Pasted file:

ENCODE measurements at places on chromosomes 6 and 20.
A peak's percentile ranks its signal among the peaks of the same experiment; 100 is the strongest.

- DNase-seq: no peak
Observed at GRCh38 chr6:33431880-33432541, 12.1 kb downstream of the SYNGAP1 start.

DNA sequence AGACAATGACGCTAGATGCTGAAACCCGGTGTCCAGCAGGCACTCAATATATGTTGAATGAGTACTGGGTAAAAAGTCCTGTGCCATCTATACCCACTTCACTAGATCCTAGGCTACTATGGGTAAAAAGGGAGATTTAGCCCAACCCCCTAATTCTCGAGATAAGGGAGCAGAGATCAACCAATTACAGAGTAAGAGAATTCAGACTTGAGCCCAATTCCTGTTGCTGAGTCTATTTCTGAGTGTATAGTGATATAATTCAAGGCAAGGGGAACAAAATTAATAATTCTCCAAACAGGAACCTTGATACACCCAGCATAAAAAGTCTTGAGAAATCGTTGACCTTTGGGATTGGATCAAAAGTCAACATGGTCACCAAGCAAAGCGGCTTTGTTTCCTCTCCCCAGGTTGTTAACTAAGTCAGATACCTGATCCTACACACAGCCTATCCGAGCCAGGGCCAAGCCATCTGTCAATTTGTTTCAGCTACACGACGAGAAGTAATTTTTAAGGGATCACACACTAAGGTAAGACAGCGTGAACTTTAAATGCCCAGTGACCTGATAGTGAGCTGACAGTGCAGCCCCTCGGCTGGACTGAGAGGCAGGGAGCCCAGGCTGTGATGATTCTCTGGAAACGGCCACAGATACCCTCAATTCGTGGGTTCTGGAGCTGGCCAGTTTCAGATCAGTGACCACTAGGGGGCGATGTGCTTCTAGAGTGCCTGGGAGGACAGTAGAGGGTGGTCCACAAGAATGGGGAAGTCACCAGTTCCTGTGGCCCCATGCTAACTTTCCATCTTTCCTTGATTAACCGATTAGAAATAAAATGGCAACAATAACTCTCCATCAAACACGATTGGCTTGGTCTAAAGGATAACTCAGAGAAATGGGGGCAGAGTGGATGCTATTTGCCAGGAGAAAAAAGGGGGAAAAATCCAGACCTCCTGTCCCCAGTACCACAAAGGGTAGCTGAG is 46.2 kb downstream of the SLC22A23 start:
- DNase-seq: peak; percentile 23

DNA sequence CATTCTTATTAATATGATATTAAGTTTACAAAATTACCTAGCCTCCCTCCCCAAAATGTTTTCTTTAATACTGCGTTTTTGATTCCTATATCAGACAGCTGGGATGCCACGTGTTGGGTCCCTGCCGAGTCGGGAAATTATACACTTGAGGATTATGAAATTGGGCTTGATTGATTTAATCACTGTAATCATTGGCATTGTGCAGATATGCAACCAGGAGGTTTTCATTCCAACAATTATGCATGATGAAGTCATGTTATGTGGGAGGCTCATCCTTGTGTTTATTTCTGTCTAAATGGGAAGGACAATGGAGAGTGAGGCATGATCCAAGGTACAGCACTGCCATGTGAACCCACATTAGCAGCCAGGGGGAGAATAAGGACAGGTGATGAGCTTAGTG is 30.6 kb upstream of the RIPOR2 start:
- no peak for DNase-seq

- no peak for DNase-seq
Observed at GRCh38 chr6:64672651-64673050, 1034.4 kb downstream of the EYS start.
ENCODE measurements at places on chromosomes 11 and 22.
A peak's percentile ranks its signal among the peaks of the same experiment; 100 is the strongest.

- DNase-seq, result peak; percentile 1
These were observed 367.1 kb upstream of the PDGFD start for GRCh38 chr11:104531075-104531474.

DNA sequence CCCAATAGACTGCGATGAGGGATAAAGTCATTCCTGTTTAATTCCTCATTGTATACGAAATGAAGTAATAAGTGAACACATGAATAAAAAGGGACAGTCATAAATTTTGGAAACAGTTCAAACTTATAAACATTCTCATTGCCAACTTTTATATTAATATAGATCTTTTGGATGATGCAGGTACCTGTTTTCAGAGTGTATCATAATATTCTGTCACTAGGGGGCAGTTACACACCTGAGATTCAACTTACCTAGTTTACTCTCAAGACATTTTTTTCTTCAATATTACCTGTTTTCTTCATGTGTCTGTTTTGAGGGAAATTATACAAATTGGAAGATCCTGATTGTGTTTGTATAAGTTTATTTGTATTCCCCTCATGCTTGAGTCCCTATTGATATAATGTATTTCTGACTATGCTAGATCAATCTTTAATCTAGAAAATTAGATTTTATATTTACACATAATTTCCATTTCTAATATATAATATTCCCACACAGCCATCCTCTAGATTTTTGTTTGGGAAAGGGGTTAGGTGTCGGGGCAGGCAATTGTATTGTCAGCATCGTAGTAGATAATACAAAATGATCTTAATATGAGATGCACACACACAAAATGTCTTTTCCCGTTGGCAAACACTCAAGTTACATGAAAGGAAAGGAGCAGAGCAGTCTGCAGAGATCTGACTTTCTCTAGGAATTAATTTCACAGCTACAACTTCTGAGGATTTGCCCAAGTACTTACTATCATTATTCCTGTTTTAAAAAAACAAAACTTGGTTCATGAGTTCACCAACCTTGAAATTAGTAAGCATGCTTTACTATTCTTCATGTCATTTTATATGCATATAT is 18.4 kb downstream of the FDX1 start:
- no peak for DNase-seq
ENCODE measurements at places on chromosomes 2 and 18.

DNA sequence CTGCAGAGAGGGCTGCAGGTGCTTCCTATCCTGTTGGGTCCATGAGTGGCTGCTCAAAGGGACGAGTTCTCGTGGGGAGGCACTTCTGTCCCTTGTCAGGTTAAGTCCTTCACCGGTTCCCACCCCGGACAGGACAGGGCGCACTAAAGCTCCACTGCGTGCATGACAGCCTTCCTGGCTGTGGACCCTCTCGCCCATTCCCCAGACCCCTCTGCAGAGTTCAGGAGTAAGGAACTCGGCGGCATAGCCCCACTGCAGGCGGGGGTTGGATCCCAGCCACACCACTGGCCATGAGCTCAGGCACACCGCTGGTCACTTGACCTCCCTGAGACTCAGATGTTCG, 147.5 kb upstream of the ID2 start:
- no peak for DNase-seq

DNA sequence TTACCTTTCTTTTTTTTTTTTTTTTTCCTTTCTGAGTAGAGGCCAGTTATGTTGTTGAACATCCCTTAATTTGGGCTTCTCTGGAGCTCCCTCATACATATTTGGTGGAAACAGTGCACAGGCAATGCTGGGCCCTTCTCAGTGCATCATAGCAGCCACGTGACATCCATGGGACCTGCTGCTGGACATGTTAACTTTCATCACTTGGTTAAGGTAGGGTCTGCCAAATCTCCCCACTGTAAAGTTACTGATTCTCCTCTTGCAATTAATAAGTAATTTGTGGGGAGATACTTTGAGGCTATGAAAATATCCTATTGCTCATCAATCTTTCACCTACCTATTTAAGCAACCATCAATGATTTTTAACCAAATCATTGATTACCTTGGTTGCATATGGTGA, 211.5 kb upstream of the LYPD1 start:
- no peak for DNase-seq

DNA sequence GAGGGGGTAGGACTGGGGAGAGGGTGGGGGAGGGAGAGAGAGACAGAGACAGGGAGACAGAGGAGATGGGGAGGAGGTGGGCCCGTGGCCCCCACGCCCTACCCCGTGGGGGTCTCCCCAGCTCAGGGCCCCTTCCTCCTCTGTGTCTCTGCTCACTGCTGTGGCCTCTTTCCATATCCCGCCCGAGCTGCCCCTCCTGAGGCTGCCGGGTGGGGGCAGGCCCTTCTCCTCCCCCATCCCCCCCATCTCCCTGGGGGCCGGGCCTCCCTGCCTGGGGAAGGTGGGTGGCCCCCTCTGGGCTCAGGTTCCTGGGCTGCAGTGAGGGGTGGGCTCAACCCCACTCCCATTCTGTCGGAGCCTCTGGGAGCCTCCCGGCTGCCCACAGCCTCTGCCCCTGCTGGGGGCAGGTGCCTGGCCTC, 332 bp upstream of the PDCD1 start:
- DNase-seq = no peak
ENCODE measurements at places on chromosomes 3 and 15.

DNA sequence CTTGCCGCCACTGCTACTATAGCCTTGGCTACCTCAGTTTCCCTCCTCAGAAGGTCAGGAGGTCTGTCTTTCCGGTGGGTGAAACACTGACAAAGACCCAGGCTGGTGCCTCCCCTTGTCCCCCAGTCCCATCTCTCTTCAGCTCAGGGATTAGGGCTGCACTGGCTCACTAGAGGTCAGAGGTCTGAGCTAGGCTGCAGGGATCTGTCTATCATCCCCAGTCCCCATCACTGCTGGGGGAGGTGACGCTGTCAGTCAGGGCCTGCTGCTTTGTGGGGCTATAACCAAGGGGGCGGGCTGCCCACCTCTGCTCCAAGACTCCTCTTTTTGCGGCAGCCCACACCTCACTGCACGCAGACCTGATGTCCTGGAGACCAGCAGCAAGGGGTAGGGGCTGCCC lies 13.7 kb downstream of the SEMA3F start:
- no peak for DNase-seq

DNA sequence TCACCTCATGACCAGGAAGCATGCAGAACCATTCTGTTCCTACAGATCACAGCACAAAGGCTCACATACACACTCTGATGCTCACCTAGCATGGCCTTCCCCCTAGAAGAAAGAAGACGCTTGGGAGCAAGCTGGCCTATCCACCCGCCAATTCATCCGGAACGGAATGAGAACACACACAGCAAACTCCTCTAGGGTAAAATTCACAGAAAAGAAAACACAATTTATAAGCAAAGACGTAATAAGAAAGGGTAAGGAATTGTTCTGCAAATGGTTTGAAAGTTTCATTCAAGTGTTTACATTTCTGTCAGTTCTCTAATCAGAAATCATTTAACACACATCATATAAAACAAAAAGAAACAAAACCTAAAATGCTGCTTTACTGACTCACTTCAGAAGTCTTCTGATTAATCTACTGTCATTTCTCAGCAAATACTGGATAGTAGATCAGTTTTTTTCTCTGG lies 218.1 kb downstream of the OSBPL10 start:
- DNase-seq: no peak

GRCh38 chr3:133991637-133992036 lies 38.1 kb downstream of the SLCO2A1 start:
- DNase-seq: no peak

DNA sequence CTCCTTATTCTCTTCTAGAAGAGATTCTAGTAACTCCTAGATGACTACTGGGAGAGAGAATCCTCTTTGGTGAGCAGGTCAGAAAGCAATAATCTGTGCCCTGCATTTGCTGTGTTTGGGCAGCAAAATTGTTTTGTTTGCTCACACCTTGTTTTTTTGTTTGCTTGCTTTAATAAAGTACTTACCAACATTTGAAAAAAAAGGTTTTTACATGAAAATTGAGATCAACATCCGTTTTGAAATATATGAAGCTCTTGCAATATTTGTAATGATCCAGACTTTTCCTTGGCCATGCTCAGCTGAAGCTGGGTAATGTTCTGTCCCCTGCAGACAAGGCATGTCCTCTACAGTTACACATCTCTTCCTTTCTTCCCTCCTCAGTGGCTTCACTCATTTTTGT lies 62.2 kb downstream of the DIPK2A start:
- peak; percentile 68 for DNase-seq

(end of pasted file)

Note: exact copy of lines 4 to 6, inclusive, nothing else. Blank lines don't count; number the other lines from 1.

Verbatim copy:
Observed at GRCh38 chr6:33431880-33432541, 12.1 kb downstream of the SYNGAP1 start.

DNA sequence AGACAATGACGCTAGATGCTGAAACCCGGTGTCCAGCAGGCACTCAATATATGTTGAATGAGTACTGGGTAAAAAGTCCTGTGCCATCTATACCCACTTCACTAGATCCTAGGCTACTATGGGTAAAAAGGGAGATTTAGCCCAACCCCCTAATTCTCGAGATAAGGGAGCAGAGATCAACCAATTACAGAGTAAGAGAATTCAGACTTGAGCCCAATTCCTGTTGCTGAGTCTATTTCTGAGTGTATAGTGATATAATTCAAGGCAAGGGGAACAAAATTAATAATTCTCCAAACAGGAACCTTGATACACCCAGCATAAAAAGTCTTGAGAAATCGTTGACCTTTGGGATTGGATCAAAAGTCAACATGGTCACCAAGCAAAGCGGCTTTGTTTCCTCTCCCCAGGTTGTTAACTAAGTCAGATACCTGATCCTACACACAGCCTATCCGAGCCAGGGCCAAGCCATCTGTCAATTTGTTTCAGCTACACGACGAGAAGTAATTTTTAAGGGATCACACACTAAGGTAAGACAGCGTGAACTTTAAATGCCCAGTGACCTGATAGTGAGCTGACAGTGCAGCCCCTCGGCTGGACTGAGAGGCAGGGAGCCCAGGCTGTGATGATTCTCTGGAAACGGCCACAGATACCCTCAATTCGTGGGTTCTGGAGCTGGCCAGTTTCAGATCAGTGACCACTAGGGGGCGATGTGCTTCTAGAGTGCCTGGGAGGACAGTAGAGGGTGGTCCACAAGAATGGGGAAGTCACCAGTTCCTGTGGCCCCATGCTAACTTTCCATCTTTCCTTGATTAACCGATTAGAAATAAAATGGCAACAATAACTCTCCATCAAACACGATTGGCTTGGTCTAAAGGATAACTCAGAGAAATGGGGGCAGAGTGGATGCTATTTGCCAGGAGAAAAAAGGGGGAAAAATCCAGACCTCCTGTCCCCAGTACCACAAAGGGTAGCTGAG is 46.2 kb downstream of the SLC22A23 start:
- DNase-seq: peak; percentile 23